Contesting French West Africa: Battles over Schools and the Colonial Order, 1900-1950

Contesting French West Africa: Battles over Schools and the Colonial Order, 1900-1950

Contesting French West Africa: Battles over Schools and the Colonial Order, 1900-1950

Contesting French West Africa: Battles over Schools and the Colonial Order, 1900-1950

Synopsis

After the turn of the twentieth century, schools played a pivotal role in the construction of French West Africa. But as this dynamic, deeply researched study reveals, the expanding school system also became the site of escalating conflicts. As French authorities worked to develop truncated schools for colonial "subjects," many African students and young elites framed educational projects of their own. Weaving together a complex narrative and rich variety of voices, Harry Gamble explores the high stakes of colonial education.

With the disruptions of World War II, contests soon took on new configurations. Seeking to forestall postwar challenges to colonial rule, French authorities showed a new willingness to envision broad reforms, in education as in other areas. Exploiting the new context of the Fourth Republic and the extension of citizenship, African politicians demanded an end to separate and inferior schools. Contesting French West Africa critically examines the move toward educational integration that took shape during the immediate postwar period. Growing linkages to the metropolitan school system ultimately had powerful impacts on the course of decolonization and the making of postcolonial Africa.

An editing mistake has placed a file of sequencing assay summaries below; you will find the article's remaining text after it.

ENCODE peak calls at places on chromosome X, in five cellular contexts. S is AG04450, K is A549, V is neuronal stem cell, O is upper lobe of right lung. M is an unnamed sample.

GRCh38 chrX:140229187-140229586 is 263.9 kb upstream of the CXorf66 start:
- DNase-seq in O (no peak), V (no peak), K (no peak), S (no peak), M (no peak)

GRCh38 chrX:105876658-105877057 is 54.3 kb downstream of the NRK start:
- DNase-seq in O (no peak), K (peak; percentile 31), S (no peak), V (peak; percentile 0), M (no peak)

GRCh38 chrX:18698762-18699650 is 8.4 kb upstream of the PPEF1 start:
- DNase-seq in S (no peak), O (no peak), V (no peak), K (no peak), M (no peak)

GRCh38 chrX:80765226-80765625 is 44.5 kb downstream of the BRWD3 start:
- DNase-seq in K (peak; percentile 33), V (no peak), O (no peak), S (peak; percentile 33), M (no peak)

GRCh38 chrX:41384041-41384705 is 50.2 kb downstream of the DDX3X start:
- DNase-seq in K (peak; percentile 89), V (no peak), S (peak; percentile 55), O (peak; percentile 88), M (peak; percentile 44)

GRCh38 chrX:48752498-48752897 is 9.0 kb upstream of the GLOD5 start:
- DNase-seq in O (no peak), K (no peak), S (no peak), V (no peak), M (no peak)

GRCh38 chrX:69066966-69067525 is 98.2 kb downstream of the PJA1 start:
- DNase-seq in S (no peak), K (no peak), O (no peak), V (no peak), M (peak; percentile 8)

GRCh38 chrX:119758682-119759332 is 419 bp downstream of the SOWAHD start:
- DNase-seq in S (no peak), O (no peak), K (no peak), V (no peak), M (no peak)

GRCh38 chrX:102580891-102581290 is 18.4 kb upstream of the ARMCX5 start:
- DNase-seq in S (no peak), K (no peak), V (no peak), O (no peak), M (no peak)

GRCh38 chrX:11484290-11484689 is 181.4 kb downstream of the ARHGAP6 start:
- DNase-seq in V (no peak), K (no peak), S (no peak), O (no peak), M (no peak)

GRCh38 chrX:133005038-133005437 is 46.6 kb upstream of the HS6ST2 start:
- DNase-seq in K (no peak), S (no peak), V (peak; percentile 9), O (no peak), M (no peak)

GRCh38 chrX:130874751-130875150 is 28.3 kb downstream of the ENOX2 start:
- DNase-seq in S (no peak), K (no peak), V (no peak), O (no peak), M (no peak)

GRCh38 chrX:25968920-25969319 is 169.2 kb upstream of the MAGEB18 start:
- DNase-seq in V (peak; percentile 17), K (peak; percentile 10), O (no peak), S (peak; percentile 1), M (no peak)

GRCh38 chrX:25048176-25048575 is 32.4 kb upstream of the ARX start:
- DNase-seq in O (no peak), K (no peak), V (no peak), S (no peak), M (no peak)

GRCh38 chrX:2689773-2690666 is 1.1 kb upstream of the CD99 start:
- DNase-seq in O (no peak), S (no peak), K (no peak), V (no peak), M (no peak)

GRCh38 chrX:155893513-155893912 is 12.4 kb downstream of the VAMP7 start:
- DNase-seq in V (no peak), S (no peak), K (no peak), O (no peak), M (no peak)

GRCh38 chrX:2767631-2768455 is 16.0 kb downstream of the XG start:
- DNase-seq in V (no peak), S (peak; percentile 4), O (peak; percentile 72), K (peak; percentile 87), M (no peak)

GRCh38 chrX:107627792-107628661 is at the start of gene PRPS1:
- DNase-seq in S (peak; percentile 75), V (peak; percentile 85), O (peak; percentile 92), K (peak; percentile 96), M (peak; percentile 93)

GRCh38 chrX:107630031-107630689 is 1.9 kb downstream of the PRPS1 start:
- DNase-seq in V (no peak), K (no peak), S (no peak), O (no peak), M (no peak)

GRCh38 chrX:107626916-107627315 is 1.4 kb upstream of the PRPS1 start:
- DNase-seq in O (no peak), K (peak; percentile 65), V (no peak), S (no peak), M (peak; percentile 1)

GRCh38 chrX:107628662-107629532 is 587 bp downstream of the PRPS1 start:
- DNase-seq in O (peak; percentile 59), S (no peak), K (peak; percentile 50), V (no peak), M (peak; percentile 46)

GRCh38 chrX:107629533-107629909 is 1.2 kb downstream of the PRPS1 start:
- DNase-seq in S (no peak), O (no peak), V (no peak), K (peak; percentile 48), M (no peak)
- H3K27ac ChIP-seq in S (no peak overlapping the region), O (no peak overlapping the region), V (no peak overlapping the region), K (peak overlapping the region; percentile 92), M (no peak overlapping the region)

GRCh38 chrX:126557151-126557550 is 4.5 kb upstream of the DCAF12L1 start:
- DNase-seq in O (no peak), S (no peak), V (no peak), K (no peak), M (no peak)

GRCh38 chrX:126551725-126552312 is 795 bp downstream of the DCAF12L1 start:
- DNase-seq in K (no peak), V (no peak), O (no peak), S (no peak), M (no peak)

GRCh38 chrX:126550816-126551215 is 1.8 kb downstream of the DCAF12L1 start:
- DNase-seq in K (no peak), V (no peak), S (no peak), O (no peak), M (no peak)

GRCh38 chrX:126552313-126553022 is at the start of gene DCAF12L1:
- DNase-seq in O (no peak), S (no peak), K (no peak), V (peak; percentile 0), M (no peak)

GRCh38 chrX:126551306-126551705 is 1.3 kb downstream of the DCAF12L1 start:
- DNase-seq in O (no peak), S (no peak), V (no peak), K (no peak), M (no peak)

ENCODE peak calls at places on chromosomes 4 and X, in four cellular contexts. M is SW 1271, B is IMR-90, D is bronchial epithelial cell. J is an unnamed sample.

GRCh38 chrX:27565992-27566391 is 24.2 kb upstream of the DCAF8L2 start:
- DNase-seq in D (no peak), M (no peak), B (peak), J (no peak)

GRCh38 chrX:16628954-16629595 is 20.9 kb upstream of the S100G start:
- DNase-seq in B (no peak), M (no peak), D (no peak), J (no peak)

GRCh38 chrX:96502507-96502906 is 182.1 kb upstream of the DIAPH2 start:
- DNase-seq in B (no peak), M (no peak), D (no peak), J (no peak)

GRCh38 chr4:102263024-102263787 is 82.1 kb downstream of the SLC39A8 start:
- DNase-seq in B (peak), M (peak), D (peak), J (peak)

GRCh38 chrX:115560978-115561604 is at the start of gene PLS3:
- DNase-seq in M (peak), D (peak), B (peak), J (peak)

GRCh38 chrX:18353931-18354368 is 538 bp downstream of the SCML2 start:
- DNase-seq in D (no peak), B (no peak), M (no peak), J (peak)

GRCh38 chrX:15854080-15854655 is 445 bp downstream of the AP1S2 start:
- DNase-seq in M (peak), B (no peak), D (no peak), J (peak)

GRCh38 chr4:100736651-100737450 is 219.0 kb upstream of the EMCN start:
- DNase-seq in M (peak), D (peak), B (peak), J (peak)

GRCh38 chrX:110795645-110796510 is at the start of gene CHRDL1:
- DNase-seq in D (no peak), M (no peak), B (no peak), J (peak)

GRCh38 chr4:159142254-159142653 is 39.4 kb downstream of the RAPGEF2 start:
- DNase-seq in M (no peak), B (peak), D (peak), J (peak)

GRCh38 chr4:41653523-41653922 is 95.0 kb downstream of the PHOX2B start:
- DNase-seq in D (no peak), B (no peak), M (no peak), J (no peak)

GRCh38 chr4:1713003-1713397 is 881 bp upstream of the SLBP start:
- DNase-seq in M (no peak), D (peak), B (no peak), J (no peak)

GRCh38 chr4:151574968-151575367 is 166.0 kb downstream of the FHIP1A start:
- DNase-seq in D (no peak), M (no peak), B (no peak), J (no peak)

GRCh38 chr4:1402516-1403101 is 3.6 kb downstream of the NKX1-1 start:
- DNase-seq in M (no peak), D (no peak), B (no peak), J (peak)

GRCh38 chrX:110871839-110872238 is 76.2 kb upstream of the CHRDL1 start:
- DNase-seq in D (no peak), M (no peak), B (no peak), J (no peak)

Excerpt

First founded in 1895, the sprawling Federation of French West Africa stretched from the tip of the Cap-Vert peninsula, on Senegal’s Atlantic coast, across the bulge of West Africa, all the way to the present-day country of Niger. the northern reaches of French West Africa (Afrique occidentale française, AOF) extended deep into the Sahara desert, while the federation’s densely forested southern fringes eventually ran into the Gulf of Guinea. Across the first half of the twentieth century French officials struggled to give solidity and purpose to this vast collection of conquered territories covering an area eight and a half times the size of metropolitan France. But despite these ongoing efforts, aof remained in many respects a deeply contested entity.

By the turn of the twentieth century the period of military conquest was winding down, and most, but not all, of the territory of French West Africa had come under civilian control. On the ground, however, there were still very few civilian institutions capable of making French rule a more concrete reality. Although a federal administration, or Government General, had been established in 1895, this inchoate entity initially remained fused with the more established administration of the Colony of Senegal. It was not until the first years of the new . . .

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